The evidence is in on a cost-effective way to build affordable apartments

There’s a long-running argument in American politics about whether the private sector or public sector is the most cost-effective delivery system for products and services society needs. New evidence reminds us that, when it comes to creating homes affordable to low-income families, seniors, veterans, and individuals with special needs, this is a false choice.

A new study by Abt Associates and analysis by the National Council of State Housing Agencies (NCSHA) reveals that affordable apartments financed by the Low-Income Housing Tax Credit—commonly referred to as the Housing Credit—cost about the same, on average, to develop as all apartment buildings, despite complying with a host of policy constraints that don’t apply to market-rate developments.

{mosads}A federal tax incentive, the Housing Credit finances the vast majority of affordable housing in urban, suburban, and rural areas nationwide, more than 3 million homes over the past 30 years. A public-private partnership, it uses tax dollars to incent an activity that otherwise does not happen while harnessing the entrepreneurial spirit and accountability of the private sector.

The Housing Credit has become the most important funding source for affordable apartment development, with state housing agencies competitively awarding credits to developers, who produce with Credit proceeds rent-restricted apartments for low-income households.

Critics of the Housing Credit have occasionally pointed to isolated examples of developments that seem “too expensive” to develop as evidence that the program is an inefficient way to produce a needed social good. A relative few outliers aside, the data suggest that Housing Credit development is very much in line with multifamily development broadly.

The Abt study is the most comprehensive quantitative analysis of the costs of affordable housing development to date. It draws on a nationwide database of more than 2,500 Housing Credit-financed properties containing more than 160,000 apartments developed between 2011 and 2016.

The study shows that newly constructed Housing Credit-financed apartments cost on average about $209,000 per apartment to develop. This figure includes the cost of construction, land, and fees to contractors and others. This is a national average; costs vary considerably from place to place, like all prices in local real estate markets.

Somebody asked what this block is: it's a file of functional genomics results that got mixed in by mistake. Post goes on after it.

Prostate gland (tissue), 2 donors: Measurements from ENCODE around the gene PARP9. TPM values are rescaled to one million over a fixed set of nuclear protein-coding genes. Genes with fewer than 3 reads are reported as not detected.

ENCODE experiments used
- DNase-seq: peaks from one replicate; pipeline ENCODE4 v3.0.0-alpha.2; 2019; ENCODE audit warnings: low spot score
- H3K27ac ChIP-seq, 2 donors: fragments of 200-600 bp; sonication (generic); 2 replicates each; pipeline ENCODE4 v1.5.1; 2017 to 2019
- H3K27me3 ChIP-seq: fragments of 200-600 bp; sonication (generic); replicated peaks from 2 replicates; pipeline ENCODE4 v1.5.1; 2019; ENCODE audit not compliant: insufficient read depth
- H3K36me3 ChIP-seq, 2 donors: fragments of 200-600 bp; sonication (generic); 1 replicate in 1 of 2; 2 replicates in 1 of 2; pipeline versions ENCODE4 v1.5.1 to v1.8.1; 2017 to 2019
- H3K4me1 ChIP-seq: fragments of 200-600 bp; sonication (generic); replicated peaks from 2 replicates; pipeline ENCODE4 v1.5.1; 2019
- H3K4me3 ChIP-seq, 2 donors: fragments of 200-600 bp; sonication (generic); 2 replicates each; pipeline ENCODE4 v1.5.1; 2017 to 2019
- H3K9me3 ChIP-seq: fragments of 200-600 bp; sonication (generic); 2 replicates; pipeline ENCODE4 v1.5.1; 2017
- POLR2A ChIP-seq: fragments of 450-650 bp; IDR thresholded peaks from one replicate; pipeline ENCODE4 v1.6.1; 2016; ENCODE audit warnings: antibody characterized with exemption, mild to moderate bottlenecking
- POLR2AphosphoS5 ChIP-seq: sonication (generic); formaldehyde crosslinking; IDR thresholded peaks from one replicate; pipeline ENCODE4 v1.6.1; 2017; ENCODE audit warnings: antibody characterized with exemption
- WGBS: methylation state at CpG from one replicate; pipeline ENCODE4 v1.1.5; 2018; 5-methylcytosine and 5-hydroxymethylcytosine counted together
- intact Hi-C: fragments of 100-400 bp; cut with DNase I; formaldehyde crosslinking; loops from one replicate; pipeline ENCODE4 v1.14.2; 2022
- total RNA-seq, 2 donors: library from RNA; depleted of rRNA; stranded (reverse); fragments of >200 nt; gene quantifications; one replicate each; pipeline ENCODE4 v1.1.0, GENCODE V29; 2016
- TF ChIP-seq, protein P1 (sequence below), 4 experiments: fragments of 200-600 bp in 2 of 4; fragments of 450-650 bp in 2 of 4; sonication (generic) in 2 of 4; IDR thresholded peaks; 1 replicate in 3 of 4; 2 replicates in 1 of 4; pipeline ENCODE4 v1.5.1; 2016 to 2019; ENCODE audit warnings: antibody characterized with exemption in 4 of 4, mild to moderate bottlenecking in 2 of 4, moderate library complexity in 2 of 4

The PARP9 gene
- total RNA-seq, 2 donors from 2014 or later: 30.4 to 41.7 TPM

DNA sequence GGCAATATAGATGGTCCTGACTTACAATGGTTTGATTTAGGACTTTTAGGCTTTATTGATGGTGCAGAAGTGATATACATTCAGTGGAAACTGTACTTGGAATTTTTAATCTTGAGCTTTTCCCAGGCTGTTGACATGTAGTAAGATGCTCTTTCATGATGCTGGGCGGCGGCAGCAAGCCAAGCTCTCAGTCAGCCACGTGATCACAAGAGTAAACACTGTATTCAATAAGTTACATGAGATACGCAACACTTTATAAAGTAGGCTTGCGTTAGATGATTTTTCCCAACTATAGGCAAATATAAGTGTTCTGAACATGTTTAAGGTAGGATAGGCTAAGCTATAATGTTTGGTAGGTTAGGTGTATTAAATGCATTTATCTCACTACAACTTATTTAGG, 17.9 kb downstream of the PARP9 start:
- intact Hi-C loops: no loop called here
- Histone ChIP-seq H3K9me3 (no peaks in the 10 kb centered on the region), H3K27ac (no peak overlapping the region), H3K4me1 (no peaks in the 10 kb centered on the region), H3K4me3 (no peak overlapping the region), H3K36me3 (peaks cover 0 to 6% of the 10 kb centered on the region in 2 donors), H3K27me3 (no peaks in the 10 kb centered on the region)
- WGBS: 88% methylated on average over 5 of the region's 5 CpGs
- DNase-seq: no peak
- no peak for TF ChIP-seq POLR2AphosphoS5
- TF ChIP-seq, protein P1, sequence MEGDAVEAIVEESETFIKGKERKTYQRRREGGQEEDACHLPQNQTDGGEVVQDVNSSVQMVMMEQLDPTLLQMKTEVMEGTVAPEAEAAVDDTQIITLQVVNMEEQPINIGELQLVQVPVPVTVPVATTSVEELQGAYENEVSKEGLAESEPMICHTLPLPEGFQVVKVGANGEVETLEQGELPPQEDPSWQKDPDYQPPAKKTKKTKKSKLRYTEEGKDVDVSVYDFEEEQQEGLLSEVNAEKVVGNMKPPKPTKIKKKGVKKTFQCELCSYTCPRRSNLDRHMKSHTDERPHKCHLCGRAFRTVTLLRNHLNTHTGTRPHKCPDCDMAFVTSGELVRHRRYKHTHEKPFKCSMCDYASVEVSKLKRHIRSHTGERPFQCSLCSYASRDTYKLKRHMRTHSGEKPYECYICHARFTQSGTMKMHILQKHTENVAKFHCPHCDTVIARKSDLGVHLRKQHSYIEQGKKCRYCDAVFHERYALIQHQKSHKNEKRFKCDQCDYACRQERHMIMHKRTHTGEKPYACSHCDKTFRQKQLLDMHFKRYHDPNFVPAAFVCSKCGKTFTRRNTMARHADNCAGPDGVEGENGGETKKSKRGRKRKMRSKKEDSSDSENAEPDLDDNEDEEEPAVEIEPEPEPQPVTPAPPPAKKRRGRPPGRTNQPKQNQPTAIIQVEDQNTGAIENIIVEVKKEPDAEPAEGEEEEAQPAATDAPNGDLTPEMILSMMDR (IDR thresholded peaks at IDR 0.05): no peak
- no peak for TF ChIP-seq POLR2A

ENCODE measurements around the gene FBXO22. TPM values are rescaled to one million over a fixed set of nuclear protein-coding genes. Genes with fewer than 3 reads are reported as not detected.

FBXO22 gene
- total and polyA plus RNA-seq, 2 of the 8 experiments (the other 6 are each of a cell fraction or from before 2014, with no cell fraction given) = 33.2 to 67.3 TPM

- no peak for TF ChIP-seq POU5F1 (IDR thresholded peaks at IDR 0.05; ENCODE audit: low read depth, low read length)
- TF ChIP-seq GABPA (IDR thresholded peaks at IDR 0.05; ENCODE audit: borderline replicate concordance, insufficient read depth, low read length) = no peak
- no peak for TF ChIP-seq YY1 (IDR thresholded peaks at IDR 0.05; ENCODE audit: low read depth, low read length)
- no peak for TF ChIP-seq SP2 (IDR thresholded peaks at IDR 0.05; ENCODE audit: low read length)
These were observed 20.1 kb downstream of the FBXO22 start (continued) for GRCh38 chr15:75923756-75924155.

Based on data from Dodge Data and Analytics and Fannie Mae, NCSHA has estimated that the average development cost for all apartments during the same time period was roughly $196,000 to $204,000 per home. (To see the details of our analysis, go to

The slightly higher costs suggested for new construction of Housing Credit developments are likely explained by financing requirements on them that generally do not apply to market-rate apartment developments, such as the need for higher upfront operating reserves and funding to cover the developer’s services.

Market-rate apartments can generate capital to cover these costs by charging higher rents. Housing Credit properties cannot: They must by law serve low-income households at restricted rents. Also, unlike many market-rate apartment developments, Housing Credit properties don’t “trade” every few years for higher prices based on real estate appreciation and operating cash flow.

The evidence also suggests that the cost to develop Housing Credit apartments has grown more slowly in recent years than it has for apartments overall – we believe due in part to sound administration of the program by the states.

The Abt Associates analysis indicates that the costs to develop Housing Credit apartments grew by about 8 percent between 2011 and 2016. A 2017 report from Fannie Mae indicated overall apartment construction costs had risen 10 to 30 percent between 2011 and 2016. (See Fannie Mae, “Fannie Mae Multifamily Market Commentary,” March 2017.)

In other words, the Housing Credit, a public-private partnership, is doing what it is supposed to – producing affordable apartments for people who need them – just as cost effectively as the private sector is in meeting the needs of higher-income renters. At a time of skepticism about government’s role in the housing system, and a false choice about supposedly better alternatives, this is good news for the tax payers – and the millions in America who lack a decent affordable home.

Stockton Williams is executive director of National Council of State Housing Agencies.

Tags low income apartments Low-Income Housing Tax Credit

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